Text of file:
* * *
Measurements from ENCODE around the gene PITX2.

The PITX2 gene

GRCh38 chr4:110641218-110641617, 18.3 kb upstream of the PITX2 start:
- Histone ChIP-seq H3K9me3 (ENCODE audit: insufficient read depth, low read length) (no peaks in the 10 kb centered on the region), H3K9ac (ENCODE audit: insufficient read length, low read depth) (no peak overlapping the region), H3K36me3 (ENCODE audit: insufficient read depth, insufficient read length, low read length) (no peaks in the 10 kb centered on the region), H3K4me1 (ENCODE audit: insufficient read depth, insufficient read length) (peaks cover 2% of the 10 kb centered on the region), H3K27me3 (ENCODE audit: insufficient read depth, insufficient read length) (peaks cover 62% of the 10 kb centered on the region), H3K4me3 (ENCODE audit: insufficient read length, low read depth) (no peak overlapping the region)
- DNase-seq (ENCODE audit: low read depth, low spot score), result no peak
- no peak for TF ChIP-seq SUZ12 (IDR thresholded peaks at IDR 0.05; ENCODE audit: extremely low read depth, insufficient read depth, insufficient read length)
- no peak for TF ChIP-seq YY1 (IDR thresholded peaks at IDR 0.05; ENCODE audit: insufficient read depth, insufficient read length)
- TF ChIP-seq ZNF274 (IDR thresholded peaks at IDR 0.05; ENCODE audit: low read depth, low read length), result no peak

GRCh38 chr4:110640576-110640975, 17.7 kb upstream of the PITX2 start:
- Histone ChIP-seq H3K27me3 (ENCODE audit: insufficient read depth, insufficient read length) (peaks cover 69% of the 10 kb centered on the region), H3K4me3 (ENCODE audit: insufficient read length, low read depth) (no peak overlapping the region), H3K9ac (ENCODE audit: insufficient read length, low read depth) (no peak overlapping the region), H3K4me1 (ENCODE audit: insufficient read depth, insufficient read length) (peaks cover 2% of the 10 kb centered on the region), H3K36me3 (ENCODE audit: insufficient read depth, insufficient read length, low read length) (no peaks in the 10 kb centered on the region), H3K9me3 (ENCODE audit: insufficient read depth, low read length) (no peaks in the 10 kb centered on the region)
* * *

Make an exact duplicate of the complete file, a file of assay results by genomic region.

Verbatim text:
Measurements from ENCODE around the gene PITX2.

The PITX2 gene

GRCh38 chr4:110641218-110641617, 18.3 kb upstream of the PITX2 start:
- Histone ChIP-seq H3K9me3 (ENCODE audit: insufficient read depth, low read length) (no peaks in the 10 kb centered on the region), H3K9ac (ENCODE audit: insufficient read length, low read depth) (no peak overlapping the region), H3K36me3 (ENCODE audit: insufficient read depth, insufficient read length, low read length) (no peaks in the 10 kb centered on the region), H3K4me1 (ENCODE audit: insufficient read depth, insufficient read length) (peaks cover 2% of the 10 kb centered on the region), H3K27me3 (ENCODE audit: insufficient read depth, insufficient read length) (peaks cover 62% of the 10 kb centered on the region), H3K4me3 (ENCODE audit: insufficient read length, low read depth) (no peak overlapping the region)
- DNase-seq (ENCODE audit: low read depth, low spot score), result no peak
- no peak for TF ChIP-seq SUZ12 (IDR thresholded peaks at IDR 0.05; ENCODE audit: extremely low read depth, insufficient read depth, insufficient read length)
- no peak for TF ChIP-seq YY1 (IDR thresholded peaks at IDR 0.05; ENCODE audit: insufficient read depth, insufficient read length)
- TF ChIP-seq ZNF274 (IDR thresholded peaks at IDR 0.05; ENCODE audit: low read depth, low read length), result no peak

GRCh38 chr4:110640576-110640975, 17.7 kb upstream of the PITX2 start:
- Histone ChIP-seq H3K27me3 (ENCODE audit: insufficient read depth, insufficient read length) (peaks cover 69% of the 10 kb centered on the region), H3K4me3 (ENCODE audit: insufficient read length, low read depth) (no peak overlapping the region), H3K9ac (ENCODE audit: insufficient read length, low read depth) (no peak overlapping the region), H3K4me1 (ENCODE audit: insufficient read depth, insufficient read length) (peaks cover 2% of the 10 kb centered on the region), H3K36me3 (ENCODE audit: insufficient read depth, insufficient read length, low read length) (no peaks in the 10 kb centered on the region), H3K9me3 (ENCODE audit: insufficient read depth, low read length) (no peaks in the 10 kb centered on the region)